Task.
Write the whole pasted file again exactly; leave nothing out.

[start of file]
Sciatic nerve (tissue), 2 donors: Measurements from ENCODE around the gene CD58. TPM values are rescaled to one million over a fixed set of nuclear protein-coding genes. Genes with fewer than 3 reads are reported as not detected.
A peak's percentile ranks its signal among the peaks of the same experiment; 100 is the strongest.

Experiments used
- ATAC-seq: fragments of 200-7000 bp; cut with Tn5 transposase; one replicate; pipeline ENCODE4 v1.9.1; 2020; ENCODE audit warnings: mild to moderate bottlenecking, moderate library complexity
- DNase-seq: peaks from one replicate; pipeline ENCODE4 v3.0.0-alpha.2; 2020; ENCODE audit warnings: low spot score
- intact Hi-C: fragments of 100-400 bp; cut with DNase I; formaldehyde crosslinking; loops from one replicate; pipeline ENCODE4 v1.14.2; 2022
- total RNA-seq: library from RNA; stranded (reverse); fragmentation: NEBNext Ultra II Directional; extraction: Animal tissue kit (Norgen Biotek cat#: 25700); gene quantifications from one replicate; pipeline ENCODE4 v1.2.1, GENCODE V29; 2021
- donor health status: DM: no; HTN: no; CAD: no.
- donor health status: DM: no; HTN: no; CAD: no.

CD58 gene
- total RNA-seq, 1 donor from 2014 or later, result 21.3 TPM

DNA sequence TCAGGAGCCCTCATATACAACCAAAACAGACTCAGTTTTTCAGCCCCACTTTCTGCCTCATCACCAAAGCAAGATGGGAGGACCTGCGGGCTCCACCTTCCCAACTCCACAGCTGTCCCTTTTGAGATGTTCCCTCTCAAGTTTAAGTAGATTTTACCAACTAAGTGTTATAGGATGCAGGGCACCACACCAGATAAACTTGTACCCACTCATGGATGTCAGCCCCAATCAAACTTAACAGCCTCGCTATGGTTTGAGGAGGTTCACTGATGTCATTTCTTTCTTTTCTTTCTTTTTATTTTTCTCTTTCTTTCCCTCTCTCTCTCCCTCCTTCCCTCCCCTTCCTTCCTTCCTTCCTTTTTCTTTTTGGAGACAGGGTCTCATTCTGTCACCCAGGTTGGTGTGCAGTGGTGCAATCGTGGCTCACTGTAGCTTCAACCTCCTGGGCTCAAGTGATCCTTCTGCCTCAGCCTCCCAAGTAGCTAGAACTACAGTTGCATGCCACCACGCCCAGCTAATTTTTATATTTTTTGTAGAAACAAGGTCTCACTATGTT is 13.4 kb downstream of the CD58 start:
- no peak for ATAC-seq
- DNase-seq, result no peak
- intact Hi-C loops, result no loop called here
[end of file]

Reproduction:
Sciatic nerve (tissue), 2 donors: Measurements from ENCODE around the gene CD58. TPM values are rescaled to one million over a fixed set of nuclear protein-coding genes. Genes with fewer than 3 reads are reported as not detected.
A peak's percentile ranks its signal among the peaks of the same experiment; 100 is the strongest.

Experiments used
- ATAC-seq: fragments of 200-7000 bp; cut with Tn5 transposase; one replicate; pipeline ENCODE4 v1.9.1; 2020; ENCODE audit warnings: mild to moderate bottlenecking, moderate library complexity
- DNase-seq: peaks from one replicate; pipeline ENCODE4 v3.0.0-alpha.2; 2020; ENCODE audit warnings: low spot score
- intact Hi-C: fragments of 100-400 bp; cut with DNase I; formaldehyde crosslinking; loops from one replicate; pipeline ENCODE4 v1.14.2; 2022
- total RNA-seq: library from RNA; stranded (reverse); fragmentation: NEBNext Ultra II Directional; extraction: Animal tissue kit (Norgen Biotek cat#: 25700); gene quantifications from one replicate; pipeline ENCODE4 v1.2.1, GENCODE V29; 2021
- donor health status: DM: no; HTN: no; CAD: no.
- donor health status: DM: no; HTN: no; CAD: no.

CD58 gene
- total RNA-seq, 1 donor from 2014 or later, result 21.3 TPM

DNA sequence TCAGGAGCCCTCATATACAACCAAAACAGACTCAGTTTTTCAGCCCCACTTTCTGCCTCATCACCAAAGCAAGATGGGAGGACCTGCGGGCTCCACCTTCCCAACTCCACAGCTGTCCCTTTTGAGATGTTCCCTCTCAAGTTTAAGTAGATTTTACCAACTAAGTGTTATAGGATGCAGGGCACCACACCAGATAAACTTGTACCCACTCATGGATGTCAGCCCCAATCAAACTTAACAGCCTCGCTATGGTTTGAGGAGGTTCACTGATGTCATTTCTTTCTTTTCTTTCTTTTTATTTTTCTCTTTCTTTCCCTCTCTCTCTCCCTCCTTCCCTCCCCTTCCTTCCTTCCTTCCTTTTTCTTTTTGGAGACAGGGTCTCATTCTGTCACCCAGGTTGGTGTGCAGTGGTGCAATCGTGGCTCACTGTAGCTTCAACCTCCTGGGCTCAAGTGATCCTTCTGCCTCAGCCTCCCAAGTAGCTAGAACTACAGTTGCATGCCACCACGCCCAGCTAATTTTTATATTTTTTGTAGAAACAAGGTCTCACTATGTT is 13.4 kb downstream of the CD58 start:
- no peak for ATAC-seq
- DNase-seq, result no peak
- intact Hi-C loops, result no loop called here